On nation’s biggest proposed offshore wind farm, Dominion plans to fly solo

By: - November 1, 2019 5:20 pm

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Dominion Energy intends to move forward alone with developing the nation’s largest proposed offshore wind farm, an enterprise estimated to cost $8 billion, top utility leaders indicated to investors in a third-quarter earnings call Friday morning.

“The project will be developed and owned by Dominion Energy Virginia, with regulated cost recovery subject to approval by the Virginia State Corporation Commission,” said Dominion CEO, Chairman and President Tom Farrell during the presentation.

The company’s approach bucks the dominant trend among East Coast utilities, which have otherwise partnered with private developers to add offshore wind energy to their portfolios.

New Jersey’s Ocean Wind project, which at 1,100 megawatts should power half a million homes, is being developed by Danish company Ørsted, with efforts underway by New Jersey utility Public Service Enterprise Group to acquire a 25 percent stake in the project. New York’s 816-megawatt Empire Wind is owned by private company Equinor, while its 880-megawatt Sunrise Wind is being developed jointly by Ørsted and New England energy utility Eversource. The latter pair are also the drivers behind the Revolution Wind project providing energy to Connecticut and Rhode Island. And in North Carolina, Avangrid is developing the Kitty Hawk wind farm.

Ørsted has been active in Virginia, contracting with Dominion to provide it with the turbines for the utility’s 12 megawatt Coastal Virginia Offshore Wind pilot. But Dominion leaders made no reference to the company during the almost hour-long investor call Friday.

Hayes Framme, Ørsted’s government relations and communications manager for the Southeast, confirmed to the Mercury that the company was still moving ahead “full bore” on the pilot project but emphasized that the larger plans, which call for 220 turbines producing 2,600 megawatts of energy, were “Dominion’s project.”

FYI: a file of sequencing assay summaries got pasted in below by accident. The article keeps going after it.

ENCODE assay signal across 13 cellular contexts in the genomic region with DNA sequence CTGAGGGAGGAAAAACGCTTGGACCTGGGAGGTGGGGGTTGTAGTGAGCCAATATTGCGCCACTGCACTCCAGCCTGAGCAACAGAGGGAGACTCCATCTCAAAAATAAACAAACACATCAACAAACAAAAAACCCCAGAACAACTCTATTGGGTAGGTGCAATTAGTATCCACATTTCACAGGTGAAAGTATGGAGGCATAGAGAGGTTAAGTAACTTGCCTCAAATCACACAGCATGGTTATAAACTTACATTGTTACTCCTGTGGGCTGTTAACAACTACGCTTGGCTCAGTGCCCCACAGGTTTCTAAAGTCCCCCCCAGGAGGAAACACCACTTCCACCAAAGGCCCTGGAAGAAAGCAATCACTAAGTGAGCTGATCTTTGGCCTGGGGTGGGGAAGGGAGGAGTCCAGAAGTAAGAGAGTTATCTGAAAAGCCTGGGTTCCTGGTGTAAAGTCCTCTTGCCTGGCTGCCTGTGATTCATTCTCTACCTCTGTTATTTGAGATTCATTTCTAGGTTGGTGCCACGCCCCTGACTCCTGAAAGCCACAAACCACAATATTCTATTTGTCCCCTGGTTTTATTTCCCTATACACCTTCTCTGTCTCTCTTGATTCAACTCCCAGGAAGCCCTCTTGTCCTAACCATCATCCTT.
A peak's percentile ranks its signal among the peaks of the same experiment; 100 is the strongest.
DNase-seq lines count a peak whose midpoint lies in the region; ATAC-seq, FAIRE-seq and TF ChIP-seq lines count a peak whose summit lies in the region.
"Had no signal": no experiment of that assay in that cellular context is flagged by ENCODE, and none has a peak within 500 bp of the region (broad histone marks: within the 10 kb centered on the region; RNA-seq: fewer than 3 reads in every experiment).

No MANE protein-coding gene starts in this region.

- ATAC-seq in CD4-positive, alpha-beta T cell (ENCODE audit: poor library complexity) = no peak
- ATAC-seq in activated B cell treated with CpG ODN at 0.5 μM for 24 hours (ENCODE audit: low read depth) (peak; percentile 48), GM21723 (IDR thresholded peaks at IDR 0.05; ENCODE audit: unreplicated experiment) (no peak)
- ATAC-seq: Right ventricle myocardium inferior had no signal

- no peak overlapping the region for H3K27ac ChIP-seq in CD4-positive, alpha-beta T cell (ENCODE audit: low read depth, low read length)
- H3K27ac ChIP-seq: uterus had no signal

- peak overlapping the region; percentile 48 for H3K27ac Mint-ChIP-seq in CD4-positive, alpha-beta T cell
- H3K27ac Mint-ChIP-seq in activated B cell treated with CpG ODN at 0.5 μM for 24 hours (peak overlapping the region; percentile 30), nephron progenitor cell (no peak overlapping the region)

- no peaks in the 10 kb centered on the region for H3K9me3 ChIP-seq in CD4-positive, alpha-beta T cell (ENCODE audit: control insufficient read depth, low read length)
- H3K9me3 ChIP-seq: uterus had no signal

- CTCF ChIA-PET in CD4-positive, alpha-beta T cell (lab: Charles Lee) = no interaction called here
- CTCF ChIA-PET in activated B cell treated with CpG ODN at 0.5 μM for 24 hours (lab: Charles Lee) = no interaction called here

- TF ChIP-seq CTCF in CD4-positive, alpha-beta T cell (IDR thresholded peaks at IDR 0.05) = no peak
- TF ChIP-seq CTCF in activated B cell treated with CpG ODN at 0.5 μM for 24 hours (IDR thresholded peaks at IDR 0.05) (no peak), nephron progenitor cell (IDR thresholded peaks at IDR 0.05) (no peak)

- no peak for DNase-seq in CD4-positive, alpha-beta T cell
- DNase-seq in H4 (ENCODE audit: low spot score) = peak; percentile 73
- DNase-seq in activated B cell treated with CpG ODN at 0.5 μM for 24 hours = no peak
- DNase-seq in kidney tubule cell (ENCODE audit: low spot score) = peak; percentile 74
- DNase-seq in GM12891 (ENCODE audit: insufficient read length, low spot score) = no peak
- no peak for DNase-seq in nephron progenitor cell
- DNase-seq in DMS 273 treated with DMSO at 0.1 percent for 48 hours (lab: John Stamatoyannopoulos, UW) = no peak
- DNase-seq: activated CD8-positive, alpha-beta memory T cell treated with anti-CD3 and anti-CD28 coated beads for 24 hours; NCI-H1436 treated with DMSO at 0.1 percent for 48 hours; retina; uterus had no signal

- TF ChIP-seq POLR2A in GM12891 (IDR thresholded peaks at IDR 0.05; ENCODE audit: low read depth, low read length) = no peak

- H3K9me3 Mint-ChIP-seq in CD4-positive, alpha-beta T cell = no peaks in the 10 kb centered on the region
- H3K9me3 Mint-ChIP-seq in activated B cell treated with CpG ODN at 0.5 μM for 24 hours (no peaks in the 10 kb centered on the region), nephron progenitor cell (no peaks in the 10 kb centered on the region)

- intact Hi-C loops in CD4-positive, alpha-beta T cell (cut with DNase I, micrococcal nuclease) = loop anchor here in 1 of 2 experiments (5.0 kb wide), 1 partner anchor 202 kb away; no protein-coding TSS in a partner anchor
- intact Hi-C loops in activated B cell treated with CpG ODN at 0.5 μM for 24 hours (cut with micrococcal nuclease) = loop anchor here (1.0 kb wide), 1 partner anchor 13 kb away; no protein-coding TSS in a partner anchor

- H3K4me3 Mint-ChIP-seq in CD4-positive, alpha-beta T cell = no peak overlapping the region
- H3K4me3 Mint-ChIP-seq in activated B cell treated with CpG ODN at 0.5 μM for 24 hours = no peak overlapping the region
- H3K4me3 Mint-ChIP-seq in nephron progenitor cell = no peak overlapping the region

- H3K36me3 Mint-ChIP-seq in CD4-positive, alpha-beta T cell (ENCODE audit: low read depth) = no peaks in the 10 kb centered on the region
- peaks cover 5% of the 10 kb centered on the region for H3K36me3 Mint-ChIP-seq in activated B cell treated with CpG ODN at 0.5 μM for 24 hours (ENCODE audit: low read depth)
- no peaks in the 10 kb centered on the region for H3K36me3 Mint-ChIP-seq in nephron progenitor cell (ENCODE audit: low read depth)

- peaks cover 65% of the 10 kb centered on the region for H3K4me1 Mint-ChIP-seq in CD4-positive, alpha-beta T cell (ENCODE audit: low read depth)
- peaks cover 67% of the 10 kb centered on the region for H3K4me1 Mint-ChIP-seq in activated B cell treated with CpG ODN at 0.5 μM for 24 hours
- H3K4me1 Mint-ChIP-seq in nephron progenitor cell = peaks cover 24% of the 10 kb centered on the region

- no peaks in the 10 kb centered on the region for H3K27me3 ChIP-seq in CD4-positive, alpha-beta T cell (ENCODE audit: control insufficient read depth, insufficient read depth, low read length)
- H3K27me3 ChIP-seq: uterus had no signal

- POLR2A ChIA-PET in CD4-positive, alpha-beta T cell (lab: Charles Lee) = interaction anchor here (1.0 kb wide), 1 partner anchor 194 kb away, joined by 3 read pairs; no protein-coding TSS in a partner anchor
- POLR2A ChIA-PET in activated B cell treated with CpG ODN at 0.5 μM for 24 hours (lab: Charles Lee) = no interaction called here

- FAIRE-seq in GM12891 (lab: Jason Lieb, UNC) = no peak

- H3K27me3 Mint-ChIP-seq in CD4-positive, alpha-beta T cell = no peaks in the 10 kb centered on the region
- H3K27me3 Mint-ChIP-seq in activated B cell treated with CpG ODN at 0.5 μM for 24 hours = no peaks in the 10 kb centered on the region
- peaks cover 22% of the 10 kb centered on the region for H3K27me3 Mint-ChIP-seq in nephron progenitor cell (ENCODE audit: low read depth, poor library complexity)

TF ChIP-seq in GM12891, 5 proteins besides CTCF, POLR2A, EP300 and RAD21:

To fund that project, Farrell said that Dominion expects to roll out construction in three phases, and that, pending State Corporation Commission approval, the costs of each phase will be recouped with a rider, an extra fee that is tacked onto customers’ bills to pay for a specific project.

While officials acknowledged that the $8 billion price tag is far above the $1.1 billion the company told investors in March that it planned to put toward offshore wind between 2019 and 2023, they noted that most of the spending won’t occur until 2024, 2025 and 2026.

In the meantime, Dominion “will work hard to reduce” the additional $7 billion in costs, said Farrell. Possible reductions, according to Paul Koonce, president and CEO of Dominion’s Power Generation Group, could come from the maturing of offshore wind supply chains as the three phases of development progress.

Farrell indicated that Dominion’s 2,600 megawatt project has significant bipartisan support in Richmond — not only from both sides of the legislative aisle, but from Gov. Ralph Northam.